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Author Topic: if you could improve the standard north american industrial lager in 1 step how?  (Read 8887 times)

Offline Village Taphouse

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a better NAIL with one ingredient, you say? 2.5% copper malt. ;)
Oh hey, that might just about do it.  A bit more depth, better head formation and stability.  Anywhere from 2.5% to 5% (or even higher) will do any beer up righteous. 
Ken from Chicago. 
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Offline fredthecat

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This is a strange thing because when I go somewhere on vacation I like to drink the local stuff.  In Mexico I might have Victoria (one of my favorite warm-weather beers) or Negra Modelo or Indio or even Sol or Pacifico.  All of these beers taste different.  I was in Costa Rica and had Imperial which I found to be bland.  The next place we went to I saw a beer called Pilsen and figured it had to be better than Imperial and it was.  They were both light, gold fizzy beers but the Imperial was lighter and blander and the Pilsen was fuller-tasting and I could tell that they used a better yeast like 2124 or one of its offshoots.  I said to my wife "order the Pilsen, it's better" and she got one and said "Oh yeah, much better!".  But why?  A lower percentage of adjuncts and more malt?  A better yeast?  A touch of something like Vienna or Light Munich?  No idea but the gold lager world is filled with so many VERY SIMILAR beers but they are all very different.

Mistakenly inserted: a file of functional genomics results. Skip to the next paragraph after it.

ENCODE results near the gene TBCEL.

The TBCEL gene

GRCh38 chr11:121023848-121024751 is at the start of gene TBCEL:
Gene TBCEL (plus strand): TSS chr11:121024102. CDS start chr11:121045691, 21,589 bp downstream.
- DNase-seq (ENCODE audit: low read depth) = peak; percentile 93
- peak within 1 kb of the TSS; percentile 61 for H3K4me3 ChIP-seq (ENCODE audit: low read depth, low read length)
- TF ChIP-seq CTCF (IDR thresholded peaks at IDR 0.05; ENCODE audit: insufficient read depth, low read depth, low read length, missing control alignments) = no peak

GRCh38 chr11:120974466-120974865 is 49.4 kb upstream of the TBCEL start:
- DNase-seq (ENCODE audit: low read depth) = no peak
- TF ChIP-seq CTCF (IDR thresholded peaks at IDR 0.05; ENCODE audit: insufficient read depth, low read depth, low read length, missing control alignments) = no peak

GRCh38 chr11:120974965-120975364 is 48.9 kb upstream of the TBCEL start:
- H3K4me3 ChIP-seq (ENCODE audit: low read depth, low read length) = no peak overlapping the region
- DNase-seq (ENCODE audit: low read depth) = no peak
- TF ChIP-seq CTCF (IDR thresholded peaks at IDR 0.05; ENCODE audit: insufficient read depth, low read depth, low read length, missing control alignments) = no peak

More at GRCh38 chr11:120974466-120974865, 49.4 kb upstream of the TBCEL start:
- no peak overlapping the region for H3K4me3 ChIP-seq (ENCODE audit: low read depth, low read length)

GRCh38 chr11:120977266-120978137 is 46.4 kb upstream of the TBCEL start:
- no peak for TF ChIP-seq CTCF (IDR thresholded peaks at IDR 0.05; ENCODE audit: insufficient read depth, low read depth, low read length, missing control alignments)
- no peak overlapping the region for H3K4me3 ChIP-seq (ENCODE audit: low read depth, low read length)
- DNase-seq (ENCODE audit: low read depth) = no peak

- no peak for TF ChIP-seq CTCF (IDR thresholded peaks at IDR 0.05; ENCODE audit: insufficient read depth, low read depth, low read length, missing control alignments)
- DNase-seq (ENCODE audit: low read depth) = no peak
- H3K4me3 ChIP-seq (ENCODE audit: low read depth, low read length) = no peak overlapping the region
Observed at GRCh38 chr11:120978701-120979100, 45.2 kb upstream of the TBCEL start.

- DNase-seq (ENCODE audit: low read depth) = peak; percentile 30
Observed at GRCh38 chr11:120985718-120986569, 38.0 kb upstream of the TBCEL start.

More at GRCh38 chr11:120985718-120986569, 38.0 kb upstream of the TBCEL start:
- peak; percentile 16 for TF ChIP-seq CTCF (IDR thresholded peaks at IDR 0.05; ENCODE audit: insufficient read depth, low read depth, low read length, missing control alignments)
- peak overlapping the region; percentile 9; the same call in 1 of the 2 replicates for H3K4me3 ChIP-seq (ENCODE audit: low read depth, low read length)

yup, that is a part of my curiosity. i mean i think these beers use somewhat different  grists, hops, yeasts and processes to come to somewhat similar end products. its interesting.

for example labatt 50 is the local "actually good" beer around here, and truly it is at least very different. it tastes like a 90s labatt mid-tier product, but clearly has a tiny bit of late boil hop added of some kind and honestly a pretty cool tasting yeast. hard to describe, but you can immediately tell it is an ale yeast. those two differences have made it stick out and stick around while so many old products came and went.



a better NAIL with one ingredient, you say? 2.5% copper malt. ;)

thats the kind of answer i want to see. never used copper malt before. so its a double action, carapils + flavour and colour? cool

Offline Bilsch